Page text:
Farm and Business Succession Planning - What You Need to Know
For farmers and business owners, thinking about the future and the line of succession can be daunting.
During a recent farm and business succession planning event hosted by First National Bank and Trust Company in Clinton, Illinois, speaker Mary Jewell talked about the need to develop a plan.
Jewell told the crowd at the Clinton Country Club about the need to set goals – including planning for retirement and who will take over when the owner passes away.
An important step is determining what “ownership type” is needed to meet those goals. Ownership types include sole, join, LLC, corporate and trust.
“Communication with family and employees is important,” Jewell said.
Jewell discussed the variety of timing mechanisms for paying out inheritance and ownership. Choices include an option to purchase, stock ownership, an installment sale and keyman life insurance.
Jewell also discussed using life insurance to equalize distribution to children.
“Life insurance could provide cash to distribute to non-farm heirs instead of farmland or machinery that could or would go to the child that was involved in the farming operation,” she said. “Or the family business. Some people set up life insurance trusts to own the life insurance policy or policies and be the beneficiary or beneficiaries of the proceeds. This was done a lot in the days of the lower estate tax exemption to keep assets out of a person’s estate. But because of the $11.4 million Federal estate tax exemption per individual, this technique would only be useful for extremely high net worth individuals.”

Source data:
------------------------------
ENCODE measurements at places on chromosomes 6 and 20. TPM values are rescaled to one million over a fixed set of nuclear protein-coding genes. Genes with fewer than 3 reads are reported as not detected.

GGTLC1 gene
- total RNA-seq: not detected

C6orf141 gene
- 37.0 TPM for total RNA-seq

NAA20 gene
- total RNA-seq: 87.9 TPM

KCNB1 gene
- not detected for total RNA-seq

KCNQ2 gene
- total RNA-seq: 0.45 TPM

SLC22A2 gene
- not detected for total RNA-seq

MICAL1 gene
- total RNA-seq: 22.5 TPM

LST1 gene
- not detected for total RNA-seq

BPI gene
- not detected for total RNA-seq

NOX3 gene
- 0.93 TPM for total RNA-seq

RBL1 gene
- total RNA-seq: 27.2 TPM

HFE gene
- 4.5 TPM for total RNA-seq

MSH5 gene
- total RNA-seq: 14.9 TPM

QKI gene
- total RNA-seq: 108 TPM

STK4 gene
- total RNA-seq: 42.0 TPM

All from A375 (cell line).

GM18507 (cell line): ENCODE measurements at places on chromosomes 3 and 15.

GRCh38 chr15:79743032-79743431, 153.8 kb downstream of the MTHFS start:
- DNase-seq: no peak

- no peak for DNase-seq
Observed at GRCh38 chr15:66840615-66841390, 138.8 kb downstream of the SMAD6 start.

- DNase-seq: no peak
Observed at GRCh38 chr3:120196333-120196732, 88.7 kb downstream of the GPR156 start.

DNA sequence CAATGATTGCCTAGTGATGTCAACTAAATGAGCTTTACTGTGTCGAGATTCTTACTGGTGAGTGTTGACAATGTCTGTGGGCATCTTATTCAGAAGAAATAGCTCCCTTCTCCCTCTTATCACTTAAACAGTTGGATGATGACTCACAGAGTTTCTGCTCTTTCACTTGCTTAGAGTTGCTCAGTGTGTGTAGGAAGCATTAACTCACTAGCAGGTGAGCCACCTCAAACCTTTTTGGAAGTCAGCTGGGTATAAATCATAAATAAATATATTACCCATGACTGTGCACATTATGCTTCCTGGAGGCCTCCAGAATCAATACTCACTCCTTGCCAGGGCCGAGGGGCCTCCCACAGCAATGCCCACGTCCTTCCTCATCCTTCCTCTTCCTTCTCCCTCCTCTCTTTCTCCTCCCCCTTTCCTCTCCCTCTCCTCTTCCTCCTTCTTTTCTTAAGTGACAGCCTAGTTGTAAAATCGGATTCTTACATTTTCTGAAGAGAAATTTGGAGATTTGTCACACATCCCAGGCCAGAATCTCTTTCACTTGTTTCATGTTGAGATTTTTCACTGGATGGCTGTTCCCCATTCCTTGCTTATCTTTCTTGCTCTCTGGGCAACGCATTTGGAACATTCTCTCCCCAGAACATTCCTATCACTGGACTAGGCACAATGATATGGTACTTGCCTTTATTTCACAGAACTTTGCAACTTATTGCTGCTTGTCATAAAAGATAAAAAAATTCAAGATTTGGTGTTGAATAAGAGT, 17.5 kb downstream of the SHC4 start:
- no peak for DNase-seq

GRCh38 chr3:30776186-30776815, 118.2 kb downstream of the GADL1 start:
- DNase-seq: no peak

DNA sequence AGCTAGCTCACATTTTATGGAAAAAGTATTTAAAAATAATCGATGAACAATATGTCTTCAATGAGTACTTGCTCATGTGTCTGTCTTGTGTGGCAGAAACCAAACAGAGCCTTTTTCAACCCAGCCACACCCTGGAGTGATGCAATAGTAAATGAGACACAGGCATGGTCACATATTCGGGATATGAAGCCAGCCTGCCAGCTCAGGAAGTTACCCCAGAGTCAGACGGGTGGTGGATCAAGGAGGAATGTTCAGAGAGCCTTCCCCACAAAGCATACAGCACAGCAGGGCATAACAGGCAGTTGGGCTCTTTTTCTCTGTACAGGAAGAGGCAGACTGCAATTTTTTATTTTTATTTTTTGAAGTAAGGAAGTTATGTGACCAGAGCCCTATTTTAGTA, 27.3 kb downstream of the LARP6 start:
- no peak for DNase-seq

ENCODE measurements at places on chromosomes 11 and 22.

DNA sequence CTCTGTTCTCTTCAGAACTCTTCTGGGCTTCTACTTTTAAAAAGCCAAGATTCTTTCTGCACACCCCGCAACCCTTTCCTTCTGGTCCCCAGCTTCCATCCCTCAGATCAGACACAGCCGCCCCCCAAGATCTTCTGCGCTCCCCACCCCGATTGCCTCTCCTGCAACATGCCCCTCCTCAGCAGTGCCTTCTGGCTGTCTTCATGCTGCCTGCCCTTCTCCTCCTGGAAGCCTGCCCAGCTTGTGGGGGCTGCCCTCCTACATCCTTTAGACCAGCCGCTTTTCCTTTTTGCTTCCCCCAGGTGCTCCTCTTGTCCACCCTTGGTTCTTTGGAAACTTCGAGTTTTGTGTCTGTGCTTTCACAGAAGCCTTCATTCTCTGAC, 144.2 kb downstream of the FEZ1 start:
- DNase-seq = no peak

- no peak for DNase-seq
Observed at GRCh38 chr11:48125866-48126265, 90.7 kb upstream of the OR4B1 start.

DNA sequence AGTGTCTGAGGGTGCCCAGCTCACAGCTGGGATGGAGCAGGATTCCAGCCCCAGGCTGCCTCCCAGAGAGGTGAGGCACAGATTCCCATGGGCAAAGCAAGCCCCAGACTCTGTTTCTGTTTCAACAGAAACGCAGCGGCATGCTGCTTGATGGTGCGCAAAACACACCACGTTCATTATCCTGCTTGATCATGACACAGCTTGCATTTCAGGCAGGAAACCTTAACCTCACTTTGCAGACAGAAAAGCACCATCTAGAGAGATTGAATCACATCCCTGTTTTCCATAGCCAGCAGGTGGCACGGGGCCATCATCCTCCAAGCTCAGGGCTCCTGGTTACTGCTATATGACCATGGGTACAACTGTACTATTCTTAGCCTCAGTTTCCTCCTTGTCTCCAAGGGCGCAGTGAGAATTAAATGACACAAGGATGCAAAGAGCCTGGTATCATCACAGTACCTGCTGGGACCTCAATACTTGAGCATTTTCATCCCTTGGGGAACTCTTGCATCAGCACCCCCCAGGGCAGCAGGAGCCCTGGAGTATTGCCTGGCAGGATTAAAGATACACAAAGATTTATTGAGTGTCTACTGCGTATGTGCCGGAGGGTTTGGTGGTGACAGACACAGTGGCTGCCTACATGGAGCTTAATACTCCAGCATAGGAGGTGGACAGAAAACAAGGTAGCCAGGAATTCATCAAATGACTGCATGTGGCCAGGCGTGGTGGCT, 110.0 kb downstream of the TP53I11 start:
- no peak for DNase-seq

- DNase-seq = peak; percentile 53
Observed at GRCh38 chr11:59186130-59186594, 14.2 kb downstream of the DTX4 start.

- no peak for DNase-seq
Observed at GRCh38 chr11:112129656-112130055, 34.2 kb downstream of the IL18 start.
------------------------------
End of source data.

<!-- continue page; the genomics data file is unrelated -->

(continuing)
Josh Guttau, CEO of the bank's holding company, talked about the succession of ownership of their Iowa bank from Guttau’s parents to his sister and he. He said sitting down with his parents and devising a plan helped the family avoid estate tax and other penalties that could’ve forced the second generation to sell the bank to cover costs.
He said having a plan in place and discussing matters in advance helps the second generation avoid penalties and taxes that could threaten the family farm or business.
Local fiduciary officer Matt Riley with First National Bank & Trust invited those interested to reach out to him directly at 217-935-2148 for more information on estate and trust planning.
Investment products are: • Not a Deposit • Not FDIC Insured • Not Insured by any Federal Government Agency • Not Guaranteed by the Bank • May Go Down in Value.
About First National Bank and Trust Co: First National Bank & Trust Company is a community bank located in Clinton, Illinois. Dedicated to community prosperity, the bank was chartered in 1872 under the name DeWitt County National Bank. The name was changed First National Bank and Trust Company in 1974, and was acquired by TS Banking Group in 2017. With $186 million in assets, First National Bank is dedicated to community reinvestment and gives 10% of its net income back to the community. For more information visit firstnbtc.com.